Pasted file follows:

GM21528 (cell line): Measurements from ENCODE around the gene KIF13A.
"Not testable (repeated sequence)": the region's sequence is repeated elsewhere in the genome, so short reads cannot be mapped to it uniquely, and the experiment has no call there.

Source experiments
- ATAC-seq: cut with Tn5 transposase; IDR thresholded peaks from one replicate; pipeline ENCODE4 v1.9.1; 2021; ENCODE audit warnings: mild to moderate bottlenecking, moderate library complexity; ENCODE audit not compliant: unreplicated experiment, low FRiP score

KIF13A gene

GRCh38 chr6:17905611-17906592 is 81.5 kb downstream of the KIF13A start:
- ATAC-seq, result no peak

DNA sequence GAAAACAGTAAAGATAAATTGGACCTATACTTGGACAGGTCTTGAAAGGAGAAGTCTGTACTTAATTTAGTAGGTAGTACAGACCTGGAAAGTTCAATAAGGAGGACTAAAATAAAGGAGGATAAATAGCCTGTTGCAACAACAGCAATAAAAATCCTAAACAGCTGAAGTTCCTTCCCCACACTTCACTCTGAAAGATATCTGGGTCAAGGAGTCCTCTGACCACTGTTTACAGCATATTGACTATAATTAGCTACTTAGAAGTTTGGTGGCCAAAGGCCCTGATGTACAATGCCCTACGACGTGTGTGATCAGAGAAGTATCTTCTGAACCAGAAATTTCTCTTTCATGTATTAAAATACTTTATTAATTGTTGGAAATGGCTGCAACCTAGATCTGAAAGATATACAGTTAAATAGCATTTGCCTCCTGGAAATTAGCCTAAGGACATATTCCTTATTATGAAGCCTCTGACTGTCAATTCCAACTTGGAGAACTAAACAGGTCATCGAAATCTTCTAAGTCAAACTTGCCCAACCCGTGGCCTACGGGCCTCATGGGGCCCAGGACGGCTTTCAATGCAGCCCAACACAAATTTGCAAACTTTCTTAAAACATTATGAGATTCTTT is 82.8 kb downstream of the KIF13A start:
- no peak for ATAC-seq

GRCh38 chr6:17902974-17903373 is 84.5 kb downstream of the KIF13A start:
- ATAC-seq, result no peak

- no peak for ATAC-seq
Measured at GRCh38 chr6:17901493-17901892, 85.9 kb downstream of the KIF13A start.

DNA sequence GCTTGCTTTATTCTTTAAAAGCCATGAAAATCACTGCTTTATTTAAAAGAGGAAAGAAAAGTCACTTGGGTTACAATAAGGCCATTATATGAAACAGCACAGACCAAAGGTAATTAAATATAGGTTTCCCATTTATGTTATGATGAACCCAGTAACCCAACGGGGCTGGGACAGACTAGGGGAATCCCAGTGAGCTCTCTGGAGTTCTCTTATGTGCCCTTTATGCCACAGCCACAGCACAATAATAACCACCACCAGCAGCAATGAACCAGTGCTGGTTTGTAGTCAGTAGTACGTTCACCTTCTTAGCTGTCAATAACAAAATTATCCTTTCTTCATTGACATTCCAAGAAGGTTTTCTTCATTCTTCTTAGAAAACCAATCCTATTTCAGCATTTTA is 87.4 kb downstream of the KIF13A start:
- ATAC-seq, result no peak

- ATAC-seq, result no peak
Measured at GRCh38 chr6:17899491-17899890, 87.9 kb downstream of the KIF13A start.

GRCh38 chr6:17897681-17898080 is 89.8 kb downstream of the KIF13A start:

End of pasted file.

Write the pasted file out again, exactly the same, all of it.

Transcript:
GM21528 (cell line): Measurements from ENCODE around the gene KIF13A.
"Not testable (repeated sequence)": the region's sequence is repeated elsewhere in the genome, so short reads cannot be mapped to it uniquely, and the experiment has no call there.

Source experiments
- ATAC-seq: cut with Tn5 transposase; IDR thresholded peaks from one replicate; pipeline ENCODE4 v1.9.1; 2021; ENCODE audit warnings: mild to moderate bottlenecking, moderate library complexity; ENCODE audit not compliant: unreplicated experiment, low FRiP score

KIF13A gene

GRCh38 chr6:17905611-17906592 is 81.5 kb downstream of the KIF13A start:
- ATAC-seq, result no peak

DNA sequence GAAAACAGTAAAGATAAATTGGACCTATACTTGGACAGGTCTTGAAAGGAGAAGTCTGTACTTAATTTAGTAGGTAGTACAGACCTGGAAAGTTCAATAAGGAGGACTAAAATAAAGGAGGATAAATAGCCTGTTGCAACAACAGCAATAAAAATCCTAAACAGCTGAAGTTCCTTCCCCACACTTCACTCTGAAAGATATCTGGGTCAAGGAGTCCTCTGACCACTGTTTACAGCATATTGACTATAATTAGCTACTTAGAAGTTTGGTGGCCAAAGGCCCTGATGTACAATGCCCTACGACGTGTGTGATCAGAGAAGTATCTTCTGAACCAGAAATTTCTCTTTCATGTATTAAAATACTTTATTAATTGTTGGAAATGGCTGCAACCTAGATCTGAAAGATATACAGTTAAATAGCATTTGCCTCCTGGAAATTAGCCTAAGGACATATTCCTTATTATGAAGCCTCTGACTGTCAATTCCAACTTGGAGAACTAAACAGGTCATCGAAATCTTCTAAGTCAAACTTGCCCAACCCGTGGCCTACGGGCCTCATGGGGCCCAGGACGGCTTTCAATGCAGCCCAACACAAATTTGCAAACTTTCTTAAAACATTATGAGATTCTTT is 82.8 kb downstream of the KIF13A start:
- no peak for ATAC-seq

GRCh38 chr6:17902974-17903373 is 84.5 kb downstream of the KIF13A start:
- ATAC-seq, result no peak

- no peak for ATAC-seq
Measured at GRCh38 chr6:17901493-17901892, 85.9 kb downstream of the KIF13A start.

DNA sequence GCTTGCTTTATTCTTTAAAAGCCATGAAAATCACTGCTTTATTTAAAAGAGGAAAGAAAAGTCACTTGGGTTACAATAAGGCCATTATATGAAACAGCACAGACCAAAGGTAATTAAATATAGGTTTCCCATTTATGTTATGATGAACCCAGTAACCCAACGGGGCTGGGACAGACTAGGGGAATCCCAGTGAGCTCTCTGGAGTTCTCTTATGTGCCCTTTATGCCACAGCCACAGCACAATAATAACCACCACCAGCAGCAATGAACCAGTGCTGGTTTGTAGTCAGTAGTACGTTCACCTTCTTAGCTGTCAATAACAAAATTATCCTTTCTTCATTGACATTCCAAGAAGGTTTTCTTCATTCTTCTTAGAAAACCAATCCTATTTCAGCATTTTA is 87.4 kb downstream of the KIF13A start:
- ATAC-seq, result no peak

- ATAC-seq, result no peak
Measured at GRCh38 chr6:17899491-17899890, 87.9 kb downstream of the KIF13A start.

GRCh38 chr6:17897681-17898080 is 89.8 kb downstream of the KIF13A start: